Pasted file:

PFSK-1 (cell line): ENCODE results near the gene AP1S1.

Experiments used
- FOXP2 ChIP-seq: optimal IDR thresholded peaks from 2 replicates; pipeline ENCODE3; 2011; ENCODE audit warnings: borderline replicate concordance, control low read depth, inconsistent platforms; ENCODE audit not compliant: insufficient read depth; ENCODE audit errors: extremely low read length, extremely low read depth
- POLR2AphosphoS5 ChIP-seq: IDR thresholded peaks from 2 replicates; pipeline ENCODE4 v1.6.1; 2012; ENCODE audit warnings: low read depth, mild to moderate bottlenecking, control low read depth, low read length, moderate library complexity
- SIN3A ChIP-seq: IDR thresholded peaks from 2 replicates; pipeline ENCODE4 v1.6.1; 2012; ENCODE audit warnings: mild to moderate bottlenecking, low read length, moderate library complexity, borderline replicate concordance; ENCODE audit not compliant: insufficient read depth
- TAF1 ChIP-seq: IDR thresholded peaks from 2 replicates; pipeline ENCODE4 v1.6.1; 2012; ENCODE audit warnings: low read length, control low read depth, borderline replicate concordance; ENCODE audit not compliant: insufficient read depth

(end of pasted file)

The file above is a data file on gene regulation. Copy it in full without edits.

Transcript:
PFSK-1 (cell line): ENCODE results near the gene AP1S1.

Experiments used
- FOXP2 ChIP-seq: optimal IDR thresholded peaks from 2 replicates; pipeline ENCODE3; 2011; ENCODE audit warnings: borderline replicate concordance, control low read depth, inconsistent platforms; ENCODE audit not compliant: insufficient read depth; ENCODE audit errors: extremely low read length, extremely low read depth
- POLR2AphosphoS5 ChIP-seq: IDR thresholded peaks from 2 replicates; pipeline ENCODE4 v1.6.1; 2012; ENCODE audit warnings: low read depth, mild to moderate bottlenecking, control low read depth, low read length, moderate library complexity
- SIN3A ChIP-seq: IDR thresholded peaks from 2 replicates; pipeline ENCODE4 v1.6.1; 2012; ENCODE audit warnings: mild to moderate bottlenecking, low read length, moderate library complexity, borderline replicate concordance; ENCODE audit not compliant: insufficient read depth
- TAF1 ChIP-seq: IDR thresholded peaks from 2 replicates; pipeline ENCODE4 v1.6.1; 2012; ENCODE audit warnings: low read length, control low read depth, borderline replicate concordance; ENCODE audit not compliant: insufficient read depth